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Identification of the physician workforce providing palliative care in Ontario using administrative claims data


Background — Little is known about the physician workforce providing palliative care in Canada, and in Ontario specifically. We developed an algorithm to identify palliative care physicians using administrative claims data and validated it against a reference sample. We then applied the algorithm to all general practitioners/family physicians (GP/FPs) in the province of Ontario to describe and quantify those identified by the algorithm.

Methods — We reviewed Ontario Health Insurance Plan claims from Jan. 1, 2008, to Dec. 31, 2011, to determine each physician’s proportion of claims that were for palliative care. We empirically selected a data-driven cut-off, whereby physicians whose proportion of palliative care claims was above the threshold were defined as palliative care physicians. We validated the cut-off against a reference sample of physicians who self-identified as providing mostly palliative care in a study-specific survey. We then applied this algorithm to all GP/FPs in the province.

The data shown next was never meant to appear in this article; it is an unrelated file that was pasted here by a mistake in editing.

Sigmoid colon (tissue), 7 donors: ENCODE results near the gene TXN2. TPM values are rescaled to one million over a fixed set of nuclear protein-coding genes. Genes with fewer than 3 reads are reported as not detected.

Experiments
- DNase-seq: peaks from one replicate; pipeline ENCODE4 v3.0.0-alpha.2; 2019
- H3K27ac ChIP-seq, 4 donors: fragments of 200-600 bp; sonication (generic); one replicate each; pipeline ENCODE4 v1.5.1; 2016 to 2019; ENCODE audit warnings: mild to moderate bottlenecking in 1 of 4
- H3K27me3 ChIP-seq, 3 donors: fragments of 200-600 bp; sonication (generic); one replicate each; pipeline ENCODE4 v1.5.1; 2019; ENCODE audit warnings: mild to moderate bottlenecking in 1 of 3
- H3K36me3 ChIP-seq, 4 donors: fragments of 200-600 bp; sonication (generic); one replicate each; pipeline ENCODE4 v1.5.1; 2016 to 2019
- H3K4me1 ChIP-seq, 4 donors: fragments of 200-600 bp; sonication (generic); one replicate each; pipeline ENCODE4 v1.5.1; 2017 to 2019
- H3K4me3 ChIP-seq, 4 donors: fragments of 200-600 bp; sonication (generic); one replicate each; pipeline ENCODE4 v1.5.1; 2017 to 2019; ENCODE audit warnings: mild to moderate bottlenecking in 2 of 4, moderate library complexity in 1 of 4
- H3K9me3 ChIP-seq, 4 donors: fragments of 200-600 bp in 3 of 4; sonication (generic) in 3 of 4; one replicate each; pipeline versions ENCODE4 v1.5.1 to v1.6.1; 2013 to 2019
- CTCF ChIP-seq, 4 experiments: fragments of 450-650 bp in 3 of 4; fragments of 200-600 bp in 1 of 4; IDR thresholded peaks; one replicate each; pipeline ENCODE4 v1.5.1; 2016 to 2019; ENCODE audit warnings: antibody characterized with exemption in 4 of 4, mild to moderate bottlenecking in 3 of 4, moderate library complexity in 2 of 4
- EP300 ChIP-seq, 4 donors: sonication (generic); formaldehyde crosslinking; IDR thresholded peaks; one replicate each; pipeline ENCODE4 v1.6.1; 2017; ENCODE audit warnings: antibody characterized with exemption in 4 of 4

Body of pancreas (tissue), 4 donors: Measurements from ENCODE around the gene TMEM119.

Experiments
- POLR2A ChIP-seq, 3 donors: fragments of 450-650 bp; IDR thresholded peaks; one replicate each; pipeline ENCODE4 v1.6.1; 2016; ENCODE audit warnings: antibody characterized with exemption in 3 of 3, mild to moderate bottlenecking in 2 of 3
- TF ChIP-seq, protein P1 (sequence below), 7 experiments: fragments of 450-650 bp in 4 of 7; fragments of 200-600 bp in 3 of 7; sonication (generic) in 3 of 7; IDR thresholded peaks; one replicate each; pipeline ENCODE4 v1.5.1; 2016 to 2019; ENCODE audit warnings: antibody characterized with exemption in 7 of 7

Results — We empirically selected 10% as the cut-off for the proportion of palliative care claims. This threshold had exceptional specificity and positive predictive value (97.8% and 90.5%, respectively) and adequate sensitivity (76.0%) when compared with the reference sample (n = 118). When applied to all GP/FPs in the province, the algorithm identified 276 practising mostly palliative care. Of these, 135 (48.9%) were women, 265 (96.0%) practised in urban locations, and 145 (52.5%) worked part time.

Interpretation — Our algorithm readily identified and quantified the workforce of palliative care physicians in Ontario. Such a tool has numerous applications for both health service planners and researchers.



Barbera L, Hwee J, Klinger C, Jembere N, Seow H, Pereira J. CMAJ Open. 2015; 3(3):E292-8.

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